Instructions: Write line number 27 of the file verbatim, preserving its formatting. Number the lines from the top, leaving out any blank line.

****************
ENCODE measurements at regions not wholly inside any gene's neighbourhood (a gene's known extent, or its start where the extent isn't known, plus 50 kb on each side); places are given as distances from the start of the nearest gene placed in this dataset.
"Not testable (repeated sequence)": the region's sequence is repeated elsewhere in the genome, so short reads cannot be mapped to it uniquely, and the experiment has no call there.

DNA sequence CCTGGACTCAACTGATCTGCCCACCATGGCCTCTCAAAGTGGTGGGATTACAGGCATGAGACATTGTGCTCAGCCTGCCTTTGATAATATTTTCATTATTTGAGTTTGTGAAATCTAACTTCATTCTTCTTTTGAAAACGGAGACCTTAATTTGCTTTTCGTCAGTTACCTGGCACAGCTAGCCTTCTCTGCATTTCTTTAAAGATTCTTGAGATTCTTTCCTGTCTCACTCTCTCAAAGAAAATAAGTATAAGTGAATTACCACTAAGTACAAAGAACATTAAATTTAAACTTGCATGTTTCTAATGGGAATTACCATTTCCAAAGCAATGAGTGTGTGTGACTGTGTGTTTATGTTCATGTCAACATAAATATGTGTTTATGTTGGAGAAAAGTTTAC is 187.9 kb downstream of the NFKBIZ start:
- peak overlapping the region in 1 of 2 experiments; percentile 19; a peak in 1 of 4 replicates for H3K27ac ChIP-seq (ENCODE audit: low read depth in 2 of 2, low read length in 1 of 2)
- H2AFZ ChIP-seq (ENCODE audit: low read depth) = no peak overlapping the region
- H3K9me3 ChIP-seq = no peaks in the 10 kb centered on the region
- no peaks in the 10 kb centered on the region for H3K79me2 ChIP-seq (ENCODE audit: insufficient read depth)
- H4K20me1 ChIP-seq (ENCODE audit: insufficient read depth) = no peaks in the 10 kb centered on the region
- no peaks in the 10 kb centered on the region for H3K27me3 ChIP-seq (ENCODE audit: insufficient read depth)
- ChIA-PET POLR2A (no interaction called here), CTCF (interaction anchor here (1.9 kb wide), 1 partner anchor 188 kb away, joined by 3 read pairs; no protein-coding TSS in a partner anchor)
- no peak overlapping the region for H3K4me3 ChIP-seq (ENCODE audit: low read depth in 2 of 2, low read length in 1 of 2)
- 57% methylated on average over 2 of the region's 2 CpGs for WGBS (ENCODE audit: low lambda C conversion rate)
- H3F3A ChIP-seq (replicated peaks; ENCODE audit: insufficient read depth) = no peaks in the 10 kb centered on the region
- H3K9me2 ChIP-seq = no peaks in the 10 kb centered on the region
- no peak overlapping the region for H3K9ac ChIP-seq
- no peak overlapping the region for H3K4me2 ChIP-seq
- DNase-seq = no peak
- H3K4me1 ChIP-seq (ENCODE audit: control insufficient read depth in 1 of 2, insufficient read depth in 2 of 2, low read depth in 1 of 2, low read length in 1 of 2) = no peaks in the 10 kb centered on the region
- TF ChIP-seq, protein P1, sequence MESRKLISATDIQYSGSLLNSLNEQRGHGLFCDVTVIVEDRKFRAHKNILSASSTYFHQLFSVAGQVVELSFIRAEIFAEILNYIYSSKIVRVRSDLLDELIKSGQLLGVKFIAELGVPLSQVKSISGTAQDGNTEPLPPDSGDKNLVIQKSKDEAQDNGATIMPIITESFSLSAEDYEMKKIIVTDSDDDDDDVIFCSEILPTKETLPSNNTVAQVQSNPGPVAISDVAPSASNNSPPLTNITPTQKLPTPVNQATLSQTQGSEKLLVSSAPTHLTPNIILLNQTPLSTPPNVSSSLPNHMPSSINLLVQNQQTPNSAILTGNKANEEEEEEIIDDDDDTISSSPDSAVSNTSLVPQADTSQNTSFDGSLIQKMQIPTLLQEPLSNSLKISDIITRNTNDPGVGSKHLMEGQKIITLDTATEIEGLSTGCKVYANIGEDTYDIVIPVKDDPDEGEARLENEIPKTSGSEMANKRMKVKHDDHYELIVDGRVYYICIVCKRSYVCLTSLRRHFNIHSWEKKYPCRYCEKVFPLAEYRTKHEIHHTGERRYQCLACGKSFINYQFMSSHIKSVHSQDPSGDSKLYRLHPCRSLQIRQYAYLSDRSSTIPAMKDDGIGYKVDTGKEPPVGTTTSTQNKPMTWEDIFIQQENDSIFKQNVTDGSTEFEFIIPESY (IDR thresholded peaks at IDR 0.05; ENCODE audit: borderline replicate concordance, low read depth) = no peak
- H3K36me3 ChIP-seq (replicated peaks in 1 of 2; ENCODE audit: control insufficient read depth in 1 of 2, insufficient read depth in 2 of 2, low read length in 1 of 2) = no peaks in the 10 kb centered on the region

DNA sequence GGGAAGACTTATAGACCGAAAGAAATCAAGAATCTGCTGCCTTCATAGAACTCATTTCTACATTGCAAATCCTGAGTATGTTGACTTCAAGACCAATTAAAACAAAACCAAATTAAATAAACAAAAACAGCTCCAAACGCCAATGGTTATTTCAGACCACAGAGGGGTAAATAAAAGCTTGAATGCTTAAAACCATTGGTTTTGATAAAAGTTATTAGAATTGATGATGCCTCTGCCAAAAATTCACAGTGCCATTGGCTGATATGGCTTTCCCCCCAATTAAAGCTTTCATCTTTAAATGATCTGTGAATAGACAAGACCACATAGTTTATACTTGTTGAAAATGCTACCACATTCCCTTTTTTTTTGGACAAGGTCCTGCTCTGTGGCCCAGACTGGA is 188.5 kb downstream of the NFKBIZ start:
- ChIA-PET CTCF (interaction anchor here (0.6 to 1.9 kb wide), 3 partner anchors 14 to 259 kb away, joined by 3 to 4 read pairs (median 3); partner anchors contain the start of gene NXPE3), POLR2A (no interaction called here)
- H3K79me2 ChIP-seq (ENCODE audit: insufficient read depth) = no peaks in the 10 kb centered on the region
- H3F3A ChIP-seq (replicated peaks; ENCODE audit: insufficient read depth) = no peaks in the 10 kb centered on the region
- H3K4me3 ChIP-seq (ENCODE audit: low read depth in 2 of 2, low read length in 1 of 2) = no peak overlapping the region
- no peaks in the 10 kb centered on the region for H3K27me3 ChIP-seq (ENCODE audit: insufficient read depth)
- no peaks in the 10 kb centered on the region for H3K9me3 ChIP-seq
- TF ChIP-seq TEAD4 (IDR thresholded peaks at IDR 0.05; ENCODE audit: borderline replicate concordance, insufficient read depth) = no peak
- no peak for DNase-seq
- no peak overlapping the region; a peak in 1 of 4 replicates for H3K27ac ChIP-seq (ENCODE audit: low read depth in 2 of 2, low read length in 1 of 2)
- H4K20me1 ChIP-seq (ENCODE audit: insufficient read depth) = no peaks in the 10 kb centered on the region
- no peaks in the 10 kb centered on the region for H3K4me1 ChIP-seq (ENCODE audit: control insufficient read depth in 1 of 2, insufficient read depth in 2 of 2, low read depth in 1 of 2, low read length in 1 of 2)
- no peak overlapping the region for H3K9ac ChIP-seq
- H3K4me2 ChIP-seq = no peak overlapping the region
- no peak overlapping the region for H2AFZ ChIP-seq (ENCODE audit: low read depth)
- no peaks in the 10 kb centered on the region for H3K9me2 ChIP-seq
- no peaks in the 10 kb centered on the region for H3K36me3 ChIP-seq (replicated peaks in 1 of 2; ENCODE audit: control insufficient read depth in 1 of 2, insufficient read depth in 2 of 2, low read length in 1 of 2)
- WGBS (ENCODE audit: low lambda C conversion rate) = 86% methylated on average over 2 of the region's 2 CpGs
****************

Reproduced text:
- no peaks in the 10 kb centered on the region for H3K9me3 ChIP-seq